From lace chart to punchcard 6, to electronic

The chart here is simpler than those previously explored, appeared in a Japanese publication, was suggested for use in MK as a hand technique The lace transfers are in pairs, alternating in direction; this excel chart assigns symbols and colors to them. The repeat is 8 stitches wide, 10 rows tall, which make it suitable … Continue reading From lace chart to punchcard 6, to electronic

From lace chart to punchcard 5 to electronic

Continuing with the “relatives” of the proposed border chart in the previous post, this gets us even closet to the hand-knit. So, I have a punchcard, a 12 stitch repeat, really want to go 14 wide for the repeat, and now several other issues are encountered. If one thinks about lettering and controlling horizontal direction … Continue reading From lace chart to punchcard 5 to electronic

From lace chart to punchcard 3: adding stripes

In machine knitting, frequent color changes are more conveniently made with a color changer. On the Brother KM the latter is placed on the left side of the machine, so the knit carriage will be knitting by default an even number of rows moving from left to right and back to the left. In turn, … Continue reading From lace chart to punchcard 3: adding stripes

Frome lace chart to punchcard 4: a border tale

A forum post inquired on adapting the following border repeat for use on a punchcard Brother KM, using the lace carriage: the repeat is 14 stitches wide as was given below Because of repeat restriction in punchcard knitting, the best way to match the above chart is through the use of hand techniques. The image … Continue reading Frome lace chart to punchcard 4: a border tale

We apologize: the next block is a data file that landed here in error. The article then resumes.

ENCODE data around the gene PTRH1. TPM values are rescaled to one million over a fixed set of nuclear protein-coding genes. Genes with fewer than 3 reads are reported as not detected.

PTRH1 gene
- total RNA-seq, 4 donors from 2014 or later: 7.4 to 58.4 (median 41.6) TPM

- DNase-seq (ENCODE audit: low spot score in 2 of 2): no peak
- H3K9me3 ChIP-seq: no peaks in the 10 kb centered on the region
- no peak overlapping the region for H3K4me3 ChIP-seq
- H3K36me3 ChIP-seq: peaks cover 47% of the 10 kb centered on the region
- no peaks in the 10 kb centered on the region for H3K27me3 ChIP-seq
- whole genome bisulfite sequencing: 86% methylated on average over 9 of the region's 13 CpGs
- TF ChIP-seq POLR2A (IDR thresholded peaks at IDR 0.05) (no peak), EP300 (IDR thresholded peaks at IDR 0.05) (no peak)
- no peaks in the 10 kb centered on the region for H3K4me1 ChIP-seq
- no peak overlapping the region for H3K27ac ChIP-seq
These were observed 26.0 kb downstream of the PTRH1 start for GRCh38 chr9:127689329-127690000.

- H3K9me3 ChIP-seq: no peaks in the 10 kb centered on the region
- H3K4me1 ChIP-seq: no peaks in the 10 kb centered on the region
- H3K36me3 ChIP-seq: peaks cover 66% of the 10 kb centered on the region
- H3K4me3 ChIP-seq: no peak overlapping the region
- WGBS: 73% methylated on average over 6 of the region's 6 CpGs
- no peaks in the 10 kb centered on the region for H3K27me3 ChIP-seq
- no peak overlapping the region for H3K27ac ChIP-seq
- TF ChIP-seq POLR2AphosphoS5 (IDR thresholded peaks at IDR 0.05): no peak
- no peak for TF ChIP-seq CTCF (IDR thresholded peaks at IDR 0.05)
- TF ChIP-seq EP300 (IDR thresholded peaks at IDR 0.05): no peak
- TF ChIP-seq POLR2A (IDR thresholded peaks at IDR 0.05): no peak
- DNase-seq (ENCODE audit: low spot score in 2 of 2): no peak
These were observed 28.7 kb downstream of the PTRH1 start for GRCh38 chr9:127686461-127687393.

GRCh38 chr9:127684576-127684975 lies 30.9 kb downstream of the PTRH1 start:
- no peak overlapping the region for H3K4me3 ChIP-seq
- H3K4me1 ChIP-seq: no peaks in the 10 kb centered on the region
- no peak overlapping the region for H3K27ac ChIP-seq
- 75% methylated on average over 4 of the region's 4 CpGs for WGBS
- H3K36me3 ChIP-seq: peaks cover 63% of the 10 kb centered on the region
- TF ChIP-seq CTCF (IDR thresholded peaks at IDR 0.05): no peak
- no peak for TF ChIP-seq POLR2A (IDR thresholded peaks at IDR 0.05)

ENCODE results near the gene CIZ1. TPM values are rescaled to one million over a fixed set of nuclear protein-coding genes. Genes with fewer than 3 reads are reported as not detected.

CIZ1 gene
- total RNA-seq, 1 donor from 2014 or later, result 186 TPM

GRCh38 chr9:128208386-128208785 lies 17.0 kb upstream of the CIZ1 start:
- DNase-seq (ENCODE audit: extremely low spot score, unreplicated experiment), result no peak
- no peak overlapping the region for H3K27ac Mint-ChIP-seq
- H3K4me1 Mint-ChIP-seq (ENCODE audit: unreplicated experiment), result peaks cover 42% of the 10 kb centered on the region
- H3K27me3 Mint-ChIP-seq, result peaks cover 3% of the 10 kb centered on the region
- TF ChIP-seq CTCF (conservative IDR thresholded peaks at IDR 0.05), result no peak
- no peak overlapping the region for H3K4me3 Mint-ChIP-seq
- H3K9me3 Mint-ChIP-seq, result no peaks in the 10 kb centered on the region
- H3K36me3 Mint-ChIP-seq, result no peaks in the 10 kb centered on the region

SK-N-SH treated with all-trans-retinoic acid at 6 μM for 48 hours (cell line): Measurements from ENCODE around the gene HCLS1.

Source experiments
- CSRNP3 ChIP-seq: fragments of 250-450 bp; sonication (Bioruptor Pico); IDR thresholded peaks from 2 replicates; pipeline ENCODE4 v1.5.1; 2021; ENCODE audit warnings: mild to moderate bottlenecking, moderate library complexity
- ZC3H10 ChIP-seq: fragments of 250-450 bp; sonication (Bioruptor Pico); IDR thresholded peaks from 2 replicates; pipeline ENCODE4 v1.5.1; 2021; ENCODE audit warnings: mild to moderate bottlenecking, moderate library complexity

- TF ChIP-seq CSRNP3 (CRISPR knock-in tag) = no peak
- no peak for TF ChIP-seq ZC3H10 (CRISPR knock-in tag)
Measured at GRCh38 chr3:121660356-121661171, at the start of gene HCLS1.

From hand knit lace chart to punchcard 1

I have posted previously on lace punchcards, their use, and traveling between machine models. There is extensive documentation in manuals and literature on the mechanics of their patterning. This series will attempt to follow my most recent post and to visually address the transitions from a charted repeat to a corresponding punchcard. The illustrations may … Continue reading From hand knit lace chart to punchcard 1

Numbers and GIMP: online punchcard patterns to electronics

There is a Russian website with a treasure trove of machine knitting patterns, some for 12 stitch models, and extensive collections for 24 stitch models including for fair isle, lace, and single motifs. There are pull-down options to show the full repeats charted for Silver Reed (default), Brother, and Toyota brands. The numbering system on … Continue reading Numbers and GIMP: online punchcard patterns to electronics

Lace meets FI on Brother machines

Very little has been written on this topic. The easiest method to produce the eyelet and fair isle combination is to create ladders in spaces between vertical FI motifs. The end needle selection is canceled. The swatches show the transitions in the development of the final design Susanna in her Machine Knitter’s Guide offers a … Continue reading Lace meets FI on Brother machines

Lace meets tuck on Brother Machines

Some DIY variations in combining both stitch types: Combining tuck stitches with lace 2 (automating them) 3/15 Combining tuck stitches with lace 1 3/15 Large diagonal eyelet lace, (a similar card and fabric, not tuck setting) 6/12 Large scale mesh, breaking rules 4/11 explains the use of punch card below Tuck stitch combination fabrics 5/19 … Continue reading Lace meets tuck on Brother Machines

Lace meets weaving on Brother Machines 2

Early Brother punchcard volumes showed symbol charts alongside punchcard repeats. The translations at times were not the best. Here is some of the advice offered for woven lace patterns:   This was one of the first such punchcard volumes published by Brother after the pushbutton earlier models were replaced by ones with card readers It has … Continue reading Lace meets weaving on Brother Machines 2